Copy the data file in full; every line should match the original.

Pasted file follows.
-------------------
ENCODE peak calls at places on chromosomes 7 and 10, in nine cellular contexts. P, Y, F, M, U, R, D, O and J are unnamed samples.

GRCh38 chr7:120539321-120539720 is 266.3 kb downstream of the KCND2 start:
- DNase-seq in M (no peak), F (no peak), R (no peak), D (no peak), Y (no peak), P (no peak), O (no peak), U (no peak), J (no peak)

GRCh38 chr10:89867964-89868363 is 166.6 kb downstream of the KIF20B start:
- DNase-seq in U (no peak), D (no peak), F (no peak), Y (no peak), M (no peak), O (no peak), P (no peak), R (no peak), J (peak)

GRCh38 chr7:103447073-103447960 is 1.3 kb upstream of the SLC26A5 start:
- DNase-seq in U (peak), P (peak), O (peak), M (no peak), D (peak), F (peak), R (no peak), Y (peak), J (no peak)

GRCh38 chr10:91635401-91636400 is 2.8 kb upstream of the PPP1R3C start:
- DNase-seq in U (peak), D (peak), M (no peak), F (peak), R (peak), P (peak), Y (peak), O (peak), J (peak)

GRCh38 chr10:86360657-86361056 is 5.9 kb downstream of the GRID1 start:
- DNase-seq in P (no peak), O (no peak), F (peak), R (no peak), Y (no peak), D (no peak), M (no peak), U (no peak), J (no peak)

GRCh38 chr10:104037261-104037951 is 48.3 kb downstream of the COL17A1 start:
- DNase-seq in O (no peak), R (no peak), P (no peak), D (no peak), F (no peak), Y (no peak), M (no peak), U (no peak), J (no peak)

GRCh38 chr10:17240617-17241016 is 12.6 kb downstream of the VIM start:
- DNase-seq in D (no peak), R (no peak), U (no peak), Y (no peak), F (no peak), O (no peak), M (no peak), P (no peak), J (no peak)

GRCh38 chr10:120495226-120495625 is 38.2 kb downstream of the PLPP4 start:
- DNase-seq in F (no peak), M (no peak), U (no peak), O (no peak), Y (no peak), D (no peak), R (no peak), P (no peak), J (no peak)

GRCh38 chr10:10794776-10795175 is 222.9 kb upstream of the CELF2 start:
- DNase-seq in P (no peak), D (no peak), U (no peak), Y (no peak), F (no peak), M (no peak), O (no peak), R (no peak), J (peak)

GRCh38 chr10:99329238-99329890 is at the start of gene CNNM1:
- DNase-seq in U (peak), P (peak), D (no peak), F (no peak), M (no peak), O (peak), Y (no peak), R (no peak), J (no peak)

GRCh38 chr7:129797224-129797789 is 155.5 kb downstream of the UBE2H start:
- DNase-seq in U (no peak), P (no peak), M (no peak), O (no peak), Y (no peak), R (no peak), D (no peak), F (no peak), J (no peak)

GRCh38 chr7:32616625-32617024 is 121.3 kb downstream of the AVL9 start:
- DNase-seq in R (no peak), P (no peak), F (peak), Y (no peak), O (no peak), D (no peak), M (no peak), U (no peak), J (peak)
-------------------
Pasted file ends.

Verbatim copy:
ENCODE peak calls at places on chromosomes 7 and 10, in nine cellular contexts. P, Y, F, M, U, R, D, O and J are unnamed samples.

GRCh38 chr7:120539321-120539720 is 266.3 kb downstream of the KCND2 start:
- DNase-seq in M (no peak), F (no peak), R (no peak), D (no peak), Y (no peak), P (no peak), O (no peak), U (no peak), J (no peak)

GRCh38 chr10:89867964-89868363 is 166.6 kb downstream of the KIF20B start:
- DNase-seq in U (no peak), D (no peak), F (no peak), Y (no peak), M (no peak), O (no peak), P (no peak), R (no peak), J (peak)

GRCh38 chr7:103447073-103447960 is 1.3 kb upstream of the SLC26A5 start:
- DNase-seq in U (peak), P (peak), O (peak), M (no peak), D (peak), F (peak), R (no peak), Y (peak), J (no peak)

GRCh38 chr10:91635401-91636400 is 2.8 kb upstream of the PPP1R3C start:
- DNase-seq in U (peak), D (peak), M (no peak), F (peak), R (peak), P (peak), Y (peak), O (peak), J (peak)

GRCh38 chr10:86360657-86361056 is 5.9 kb downstream of the GRID1 start:
- DNase-seq in P (no peak), O (no peak), F (peak), R (no peak), Y (no peak), D (no peak), M (no peak), U (no peak), J (no peak)

GRCh38 chr10:104037261-104037951 is 48.3 kb downstream of the COL17A1 start:
- DNase-seq in O (no peak), R (no peak), P (no peak), D (no peak), F (no peak), Y (no peak), M (no peak), U (no peak), J (no peak)

GRCh38 chr10:17240617-17241016 is 12.6 kb downstream of the VIM start:
- DNase-seq in D (no peak), R (no peak), U (no peak), Y (no peak), F (no peak), O (no peak), M (no peak), P (no peak), J (no peak)

GRCh38 chr10:120495226-120495625 is 38.2 kb downstream of the PLPP4 start:
- DNase-seq in F (no peak), M (no peak), U (no peak), O (no peak), Y (no peak), D (no peak), R (no peak), P (no peak), J (no peak)

GRCh38 chr10:10794776-10795175 is 222.9 kb upstream of the CELF2 start:
- DNase-seq in P (no peak), D (no peak), U (no peak), Y (no peak), F (no peak), M (no peak), O (no peak), R (no peak), J (peak)

GRCh38 chr10:99329238-99329890 is at the start of gene CNNM1:
- DNase-seq in U (peak), P (peak), D (no peak), F (no peak), M (no peak), O (peak), Y (no peak), R (no peak), J (no peak)

GRCh38 chr7:129797224-129797789 is 155.5 kb downstream of the UBE2H start:
- DNase-seq in U (no peak), P (no peak), M (no peak), O (no peak), Y (no peak), R (no peak), D (no peak), F (no peak), J (no peak)

GRCh38 chr7:32616625-32617024 is 121.3 kb downstream of the AVL9 start:
- DNase-seq in R (no peak), P (no peak), F (peak), Y (no peak), O (no peak), D (no peak), M (no peak), U (no peak), J (peak)